Minutes of the January, 2010, Oneironauticum, by jennifer
Present at the January, 2010 Oneironauticum were dreamers Vibrata, David S., lissa ivy, Dean, Erik, Christine, David W., Stacy, Nathan, Phoebe, Zak, and yours truly, Jennifer.
We started the evening with a viewing of the NOVA special on dreaming, followed by a discussion of the contents. Several items interested the crowd particularly. One point involved the dreams of depressed people. According to the special, depressed people go right into REM in the first stages of sleep. This differs from the normal pattern of sleepers. I put together the below chart for the class I taught on dreams at Pacifica Graduate Institute. We’ve discussed these cycles before at Oneironauticum sessions.
We also know, from an interview with Elanor Rosch that we’ve discussed, that depressed people’s sleeping and dreaming brains function differently. Generally, for everyone, dreams in the early part of the night involve images and feelings etc. from the recent past, the day’s residue. During those early in the sleep cycle dreams, the are in the frontal lobes of the brain that are involved in logic and planning remain active (measured by blood flow and PET and fMRI scans). Later in the sleep cycle, the frontal part of the brain becomes inactive, and dreams begin to primarily involve other material, often with stranger, less normal content. But in depressed people, those frontal lobes stay active all night, the logic and planning parts of the brain keep buzzing along.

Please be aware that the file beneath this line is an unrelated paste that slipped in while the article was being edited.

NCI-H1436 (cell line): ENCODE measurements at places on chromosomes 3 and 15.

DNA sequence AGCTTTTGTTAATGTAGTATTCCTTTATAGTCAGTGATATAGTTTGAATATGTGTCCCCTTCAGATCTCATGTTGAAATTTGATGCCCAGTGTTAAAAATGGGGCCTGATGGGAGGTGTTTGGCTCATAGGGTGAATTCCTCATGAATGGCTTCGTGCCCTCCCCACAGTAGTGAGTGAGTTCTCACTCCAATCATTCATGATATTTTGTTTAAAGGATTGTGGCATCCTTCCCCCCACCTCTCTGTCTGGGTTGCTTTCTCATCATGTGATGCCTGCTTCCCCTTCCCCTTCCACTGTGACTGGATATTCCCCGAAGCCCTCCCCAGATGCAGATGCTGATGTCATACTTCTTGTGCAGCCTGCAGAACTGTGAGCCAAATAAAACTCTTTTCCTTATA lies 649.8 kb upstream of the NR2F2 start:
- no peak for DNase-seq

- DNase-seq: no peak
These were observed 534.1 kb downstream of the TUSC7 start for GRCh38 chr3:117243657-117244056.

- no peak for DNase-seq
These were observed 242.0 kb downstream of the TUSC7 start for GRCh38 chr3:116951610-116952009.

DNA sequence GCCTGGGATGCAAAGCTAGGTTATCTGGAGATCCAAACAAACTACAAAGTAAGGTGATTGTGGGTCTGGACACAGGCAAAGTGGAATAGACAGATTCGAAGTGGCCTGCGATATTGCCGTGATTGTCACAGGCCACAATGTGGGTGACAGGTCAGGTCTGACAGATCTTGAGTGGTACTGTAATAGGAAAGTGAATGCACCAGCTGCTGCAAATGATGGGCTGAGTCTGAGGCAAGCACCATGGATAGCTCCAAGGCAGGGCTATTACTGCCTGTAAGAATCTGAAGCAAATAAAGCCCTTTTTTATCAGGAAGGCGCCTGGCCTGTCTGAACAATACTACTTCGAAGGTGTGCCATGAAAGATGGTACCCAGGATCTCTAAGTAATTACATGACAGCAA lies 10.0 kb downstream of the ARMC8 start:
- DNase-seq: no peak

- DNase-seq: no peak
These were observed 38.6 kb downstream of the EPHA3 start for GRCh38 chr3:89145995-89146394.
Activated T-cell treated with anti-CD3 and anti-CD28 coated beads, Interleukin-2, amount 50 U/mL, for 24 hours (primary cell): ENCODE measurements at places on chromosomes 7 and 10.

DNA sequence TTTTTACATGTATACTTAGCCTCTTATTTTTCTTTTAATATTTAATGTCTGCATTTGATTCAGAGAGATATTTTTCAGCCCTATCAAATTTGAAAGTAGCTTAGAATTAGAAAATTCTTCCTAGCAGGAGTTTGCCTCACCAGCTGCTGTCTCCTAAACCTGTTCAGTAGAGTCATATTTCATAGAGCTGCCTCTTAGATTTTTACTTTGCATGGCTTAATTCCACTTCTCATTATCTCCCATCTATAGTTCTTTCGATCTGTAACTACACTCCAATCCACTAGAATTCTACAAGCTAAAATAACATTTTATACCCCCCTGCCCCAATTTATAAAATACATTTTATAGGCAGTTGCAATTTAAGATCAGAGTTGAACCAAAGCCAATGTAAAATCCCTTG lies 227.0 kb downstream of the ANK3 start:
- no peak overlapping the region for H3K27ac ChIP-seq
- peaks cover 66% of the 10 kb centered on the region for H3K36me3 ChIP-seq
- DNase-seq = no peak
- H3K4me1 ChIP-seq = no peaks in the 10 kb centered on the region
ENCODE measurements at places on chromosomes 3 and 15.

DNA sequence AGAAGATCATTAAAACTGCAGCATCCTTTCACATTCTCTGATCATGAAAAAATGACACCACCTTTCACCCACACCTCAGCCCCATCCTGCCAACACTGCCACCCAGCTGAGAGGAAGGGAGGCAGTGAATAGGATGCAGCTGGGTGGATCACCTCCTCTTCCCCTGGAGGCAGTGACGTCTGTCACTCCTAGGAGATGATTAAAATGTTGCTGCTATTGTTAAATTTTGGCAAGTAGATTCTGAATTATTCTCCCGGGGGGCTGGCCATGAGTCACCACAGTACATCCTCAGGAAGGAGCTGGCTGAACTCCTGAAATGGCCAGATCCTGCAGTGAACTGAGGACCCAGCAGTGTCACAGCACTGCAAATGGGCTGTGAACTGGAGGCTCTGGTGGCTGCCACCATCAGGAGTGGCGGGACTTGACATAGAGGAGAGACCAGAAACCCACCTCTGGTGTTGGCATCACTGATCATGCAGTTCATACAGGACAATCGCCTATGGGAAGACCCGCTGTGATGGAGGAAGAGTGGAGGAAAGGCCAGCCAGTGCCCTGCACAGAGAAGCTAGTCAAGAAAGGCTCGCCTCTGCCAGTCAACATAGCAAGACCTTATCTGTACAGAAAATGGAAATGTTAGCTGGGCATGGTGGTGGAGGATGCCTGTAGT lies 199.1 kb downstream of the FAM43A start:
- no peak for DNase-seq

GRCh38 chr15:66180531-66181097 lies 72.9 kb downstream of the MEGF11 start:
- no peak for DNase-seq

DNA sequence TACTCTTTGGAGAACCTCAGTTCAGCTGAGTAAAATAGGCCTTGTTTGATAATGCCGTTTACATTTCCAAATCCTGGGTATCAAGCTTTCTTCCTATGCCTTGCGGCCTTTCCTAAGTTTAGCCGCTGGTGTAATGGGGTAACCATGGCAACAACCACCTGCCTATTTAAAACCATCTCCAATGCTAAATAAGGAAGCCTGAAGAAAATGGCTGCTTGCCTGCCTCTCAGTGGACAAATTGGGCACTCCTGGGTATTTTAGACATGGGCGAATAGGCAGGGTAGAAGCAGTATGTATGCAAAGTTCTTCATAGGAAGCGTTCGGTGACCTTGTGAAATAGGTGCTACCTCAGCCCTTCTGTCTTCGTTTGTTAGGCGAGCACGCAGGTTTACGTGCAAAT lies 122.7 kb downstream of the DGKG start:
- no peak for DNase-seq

Oneironauticum participants talked about times in our lives when we’ve felt depressed, and about the higher percentage of unpleasant dreams, particularly anxiety dreams, we’ve experienced during those times.
Around midnight, we all took 50 mg of 5-HTP in tablet form (except for Nathan, who took 100 mg). Most of us chewed our tablets, a recommendation from a couple of the frequent 5-HTP users in the group.
In the morning, over brunch, we shared our dreams. Overall, we found the 5-HTP produced strong dreams, for many of us featuring vivid color. About half of us reported a series of short, intense dreams instead of long narrative ones. A few of us woke from and returned to the same dream several times, a quality that the frequent ingesters of 5-HTP claim is characteristic of the oneirogen. A couple people woke feeling that they had actually spoken out loud during a dream. Three participants reported feeling headachey and not well rested. As often happens, many of us also had dreams involving the actual space where we slept and other present dreamers.